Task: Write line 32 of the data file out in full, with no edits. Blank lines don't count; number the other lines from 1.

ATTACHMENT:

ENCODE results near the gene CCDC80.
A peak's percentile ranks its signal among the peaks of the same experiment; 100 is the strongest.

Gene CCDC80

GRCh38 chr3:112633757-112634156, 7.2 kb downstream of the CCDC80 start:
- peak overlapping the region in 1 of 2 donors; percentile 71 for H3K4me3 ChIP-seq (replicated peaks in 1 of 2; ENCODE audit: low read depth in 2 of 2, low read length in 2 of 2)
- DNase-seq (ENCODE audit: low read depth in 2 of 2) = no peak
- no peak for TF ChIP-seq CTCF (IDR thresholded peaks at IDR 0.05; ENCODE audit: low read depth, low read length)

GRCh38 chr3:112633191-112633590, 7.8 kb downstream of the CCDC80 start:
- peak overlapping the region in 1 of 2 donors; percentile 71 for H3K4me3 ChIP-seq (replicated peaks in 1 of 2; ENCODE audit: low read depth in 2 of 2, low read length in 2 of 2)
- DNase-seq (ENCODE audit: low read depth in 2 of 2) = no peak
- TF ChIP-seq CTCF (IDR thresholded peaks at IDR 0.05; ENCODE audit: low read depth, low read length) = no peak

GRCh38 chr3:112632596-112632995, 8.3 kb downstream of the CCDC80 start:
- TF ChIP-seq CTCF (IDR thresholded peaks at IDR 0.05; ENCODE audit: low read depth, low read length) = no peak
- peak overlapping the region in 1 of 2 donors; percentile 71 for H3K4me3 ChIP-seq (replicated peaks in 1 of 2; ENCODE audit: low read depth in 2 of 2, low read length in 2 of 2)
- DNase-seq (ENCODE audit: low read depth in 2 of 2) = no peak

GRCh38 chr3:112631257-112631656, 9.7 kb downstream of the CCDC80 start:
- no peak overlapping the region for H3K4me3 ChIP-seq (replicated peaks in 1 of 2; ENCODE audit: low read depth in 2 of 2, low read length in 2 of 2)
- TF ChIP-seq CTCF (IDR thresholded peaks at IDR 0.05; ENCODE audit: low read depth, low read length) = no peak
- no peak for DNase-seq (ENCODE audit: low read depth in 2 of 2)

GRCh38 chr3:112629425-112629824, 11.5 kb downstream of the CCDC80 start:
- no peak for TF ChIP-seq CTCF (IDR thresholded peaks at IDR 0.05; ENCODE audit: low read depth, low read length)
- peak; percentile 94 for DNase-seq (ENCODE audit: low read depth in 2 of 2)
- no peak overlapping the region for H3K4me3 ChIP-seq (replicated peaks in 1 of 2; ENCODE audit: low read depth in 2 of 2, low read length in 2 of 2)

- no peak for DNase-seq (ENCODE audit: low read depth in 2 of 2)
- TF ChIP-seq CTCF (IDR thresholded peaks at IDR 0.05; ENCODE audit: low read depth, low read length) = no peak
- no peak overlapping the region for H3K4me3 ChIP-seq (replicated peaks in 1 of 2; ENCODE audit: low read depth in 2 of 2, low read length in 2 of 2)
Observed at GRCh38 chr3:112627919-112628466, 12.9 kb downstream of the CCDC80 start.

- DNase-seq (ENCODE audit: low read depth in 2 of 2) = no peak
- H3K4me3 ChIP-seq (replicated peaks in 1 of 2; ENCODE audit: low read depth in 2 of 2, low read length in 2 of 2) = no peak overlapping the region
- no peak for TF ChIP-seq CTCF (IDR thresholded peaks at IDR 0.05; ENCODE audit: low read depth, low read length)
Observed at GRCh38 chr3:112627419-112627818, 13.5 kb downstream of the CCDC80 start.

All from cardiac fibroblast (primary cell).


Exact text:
All from cardiac fibroblast (primary cell).